Medical marijuana users who say they have high levels of pain are more likely than those with low pain to say they use cannabis three or more times a day, a new study finds.
However, daily marijuana users with severe pain also reported their health had become worse in the past year.
The results don’t necessarily mean that marijuana is not effective in treating at least some kinds of pain, according to the researchers. But it suggests more research is needed before marijuana is accepted as an effective treatment for severe pain.
“The benefits aren’t as clear-cut as some people assume.”
The study was published recently in the International Journal of Drug Policy.
One issue is the complex relationship between pain, marijuana use and self-reported health, said Alexis Cooke, lead author of the study and postdoctoral scholar in psychiatry at the University of California, San Francisco.
“Having high chronic pain is related to poorer health, so it may be that people who are using marijuana more often already had worse health to begin with,” Cooke said.
“There are still a lot of questions to answer.”
The study involved a survey of 295 medical marijuana dispensary patients in Los Angeles. The surveys were conducted in 2013, when California allowed marijuana use only for medical purposes.
All participants were asked how often they used marijuana; rated how their current health compared to one year ago (on a five-point scale from “much better” to “much worse”); and were asked two questions about their pain levels. Based on their answers, the researchers rated participants’ pain as low, moderate or high.
Among those surveyed, 31 percent reported high pain, 24 percent moderate pain, and 44 percent were in the low-pain category.
Daily marijuana use was reported by 45 percent of the sample, and 48 percent said they used three or more times per day.
The percentage of participants who used marijuana every day did not differ by pain categories. But about 60 percent of those who reported high pain used the drug three or more times a day, compared to 51 percent of those with moderate pain and 39 percent of those in the low-pain group.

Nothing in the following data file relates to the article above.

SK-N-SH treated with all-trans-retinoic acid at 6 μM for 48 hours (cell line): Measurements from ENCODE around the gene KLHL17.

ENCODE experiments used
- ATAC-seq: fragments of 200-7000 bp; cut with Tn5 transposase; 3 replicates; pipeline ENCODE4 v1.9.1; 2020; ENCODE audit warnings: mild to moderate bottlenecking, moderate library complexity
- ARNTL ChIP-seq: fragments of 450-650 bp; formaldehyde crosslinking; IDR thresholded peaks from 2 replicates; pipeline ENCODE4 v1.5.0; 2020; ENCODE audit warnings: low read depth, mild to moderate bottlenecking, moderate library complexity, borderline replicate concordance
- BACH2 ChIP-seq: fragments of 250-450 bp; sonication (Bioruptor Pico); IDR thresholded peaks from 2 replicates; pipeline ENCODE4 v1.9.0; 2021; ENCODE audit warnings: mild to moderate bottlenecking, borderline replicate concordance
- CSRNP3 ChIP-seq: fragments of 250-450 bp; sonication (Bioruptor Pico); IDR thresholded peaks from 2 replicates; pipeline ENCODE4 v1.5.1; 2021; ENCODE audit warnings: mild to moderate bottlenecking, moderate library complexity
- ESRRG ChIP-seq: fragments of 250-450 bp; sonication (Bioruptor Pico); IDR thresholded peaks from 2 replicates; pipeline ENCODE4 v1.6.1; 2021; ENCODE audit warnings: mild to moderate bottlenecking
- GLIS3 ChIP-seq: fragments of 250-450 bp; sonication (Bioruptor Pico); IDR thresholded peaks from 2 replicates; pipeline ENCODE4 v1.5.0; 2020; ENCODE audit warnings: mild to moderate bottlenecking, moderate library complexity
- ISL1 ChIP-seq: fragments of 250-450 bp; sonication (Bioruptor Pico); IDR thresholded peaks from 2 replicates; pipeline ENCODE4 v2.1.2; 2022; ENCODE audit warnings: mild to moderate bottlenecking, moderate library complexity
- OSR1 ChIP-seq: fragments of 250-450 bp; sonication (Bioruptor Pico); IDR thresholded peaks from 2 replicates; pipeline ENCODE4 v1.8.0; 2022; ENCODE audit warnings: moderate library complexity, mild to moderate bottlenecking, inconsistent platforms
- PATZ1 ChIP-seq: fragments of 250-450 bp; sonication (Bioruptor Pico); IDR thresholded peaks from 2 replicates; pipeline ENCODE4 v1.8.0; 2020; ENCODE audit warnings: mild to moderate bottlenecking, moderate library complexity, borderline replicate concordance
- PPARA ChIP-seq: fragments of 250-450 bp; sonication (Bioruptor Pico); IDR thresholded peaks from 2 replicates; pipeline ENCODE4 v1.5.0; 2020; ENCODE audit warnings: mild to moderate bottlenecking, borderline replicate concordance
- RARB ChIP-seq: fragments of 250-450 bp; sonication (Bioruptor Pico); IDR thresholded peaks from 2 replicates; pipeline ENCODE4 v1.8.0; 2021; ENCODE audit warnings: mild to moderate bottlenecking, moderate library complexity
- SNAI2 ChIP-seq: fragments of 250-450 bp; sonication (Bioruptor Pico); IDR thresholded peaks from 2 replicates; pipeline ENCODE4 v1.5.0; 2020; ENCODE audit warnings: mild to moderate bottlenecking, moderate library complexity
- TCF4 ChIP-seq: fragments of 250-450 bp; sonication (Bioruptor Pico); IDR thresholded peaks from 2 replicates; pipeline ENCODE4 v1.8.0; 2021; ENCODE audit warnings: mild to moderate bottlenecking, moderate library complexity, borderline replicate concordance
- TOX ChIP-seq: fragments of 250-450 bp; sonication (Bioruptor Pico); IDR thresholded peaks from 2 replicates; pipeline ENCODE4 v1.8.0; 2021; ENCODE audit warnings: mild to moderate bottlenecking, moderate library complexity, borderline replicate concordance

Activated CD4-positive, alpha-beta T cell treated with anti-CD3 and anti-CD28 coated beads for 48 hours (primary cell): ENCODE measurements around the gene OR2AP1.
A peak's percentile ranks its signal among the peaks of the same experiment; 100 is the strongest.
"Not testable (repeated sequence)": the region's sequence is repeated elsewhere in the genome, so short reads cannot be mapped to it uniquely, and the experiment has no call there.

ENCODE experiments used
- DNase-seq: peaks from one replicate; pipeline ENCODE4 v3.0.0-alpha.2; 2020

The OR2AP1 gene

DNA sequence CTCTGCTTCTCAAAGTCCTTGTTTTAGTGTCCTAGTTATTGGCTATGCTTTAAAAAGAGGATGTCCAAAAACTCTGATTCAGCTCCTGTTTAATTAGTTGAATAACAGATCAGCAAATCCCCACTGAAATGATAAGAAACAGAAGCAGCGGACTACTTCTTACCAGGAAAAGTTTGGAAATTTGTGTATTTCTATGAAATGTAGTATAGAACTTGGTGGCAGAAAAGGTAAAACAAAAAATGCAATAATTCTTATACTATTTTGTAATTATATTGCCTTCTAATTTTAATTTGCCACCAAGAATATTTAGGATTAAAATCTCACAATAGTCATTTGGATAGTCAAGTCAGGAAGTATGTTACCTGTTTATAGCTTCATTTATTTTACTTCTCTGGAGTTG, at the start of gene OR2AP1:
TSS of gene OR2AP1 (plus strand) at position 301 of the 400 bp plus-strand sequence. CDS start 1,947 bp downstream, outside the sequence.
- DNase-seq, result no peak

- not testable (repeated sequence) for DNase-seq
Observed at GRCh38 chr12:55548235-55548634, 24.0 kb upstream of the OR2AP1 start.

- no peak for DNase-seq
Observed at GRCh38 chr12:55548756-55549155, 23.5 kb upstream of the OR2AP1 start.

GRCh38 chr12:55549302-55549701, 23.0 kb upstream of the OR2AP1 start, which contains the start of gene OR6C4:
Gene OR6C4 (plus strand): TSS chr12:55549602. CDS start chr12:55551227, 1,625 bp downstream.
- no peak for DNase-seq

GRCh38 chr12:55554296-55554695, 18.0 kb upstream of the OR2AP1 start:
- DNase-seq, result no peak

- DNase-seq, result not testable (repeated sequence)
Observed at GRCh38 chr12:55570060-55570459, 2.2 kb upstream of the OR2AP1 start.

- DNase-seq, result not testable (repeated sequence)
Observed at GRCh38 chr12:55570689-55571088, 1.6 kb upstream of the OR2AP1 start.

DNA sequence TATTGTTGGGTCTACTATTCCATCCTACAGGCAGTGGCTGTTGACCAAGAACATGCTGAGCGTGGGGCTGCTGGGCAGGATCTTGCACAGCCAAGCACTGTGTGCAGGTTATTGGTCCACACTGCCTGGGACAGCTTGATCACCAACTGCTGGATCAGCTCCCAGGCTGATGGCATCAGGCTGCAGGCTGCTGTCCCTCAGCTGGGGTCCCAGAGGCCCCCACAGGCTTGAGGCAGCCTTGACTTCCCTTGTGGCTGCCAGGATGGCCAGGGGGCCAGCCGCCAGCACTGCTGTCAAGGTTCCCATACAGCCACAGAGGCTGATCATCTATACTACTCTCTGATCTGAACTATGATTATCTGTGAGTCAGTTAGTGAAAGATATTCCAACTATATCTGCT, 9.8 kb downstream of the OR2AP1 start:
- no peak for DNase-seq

Findings showed no association between daily marijuana use and change in health status among those with low levels of pain. But daily marijuana use was linked to worsening health status among those reporting high levels of pain.
However, strangely, there was no association between how often participants used marijuana per day and changes in health status. There’s no easy explanation for this, Freisthler said.
“It shows how little we know about marijuana as medicine, how people are using it, the dosages they are receiving and its long-term effects,” she said.
People use marijuana for a variety of different types of pain, including cancer, joint pain, HIV and nerve pain. Researchers don’t know if marijuana has different effects on different causes of pain, Cooke said.
“Chronic pain is also associated with depression and anxiety. Marijuana may help with these problems for some people, even if it doesn’t help with the pain,” she said.
In addition, marijuana use seems to help people who have lost their appetite due to pain or nausea caused by cancer drugs.
“It may not be the pain that patients are trying to address,” Cooke said.
The results do suggest we need to know more about the link between marijuana and pain relief, Freisthler said.
“Particularly since the opioid crisis, some people have been touting marijuana as a good substitute for opioids for people in pain,” she said.
“But our study suggests we don’t know that marijuana is helping to address pain needs.”
The study was supported by the National Institute on Drug Abuse.
Laura Chavez of Nationwide Children’s Hospital in Columbus was also a co-author.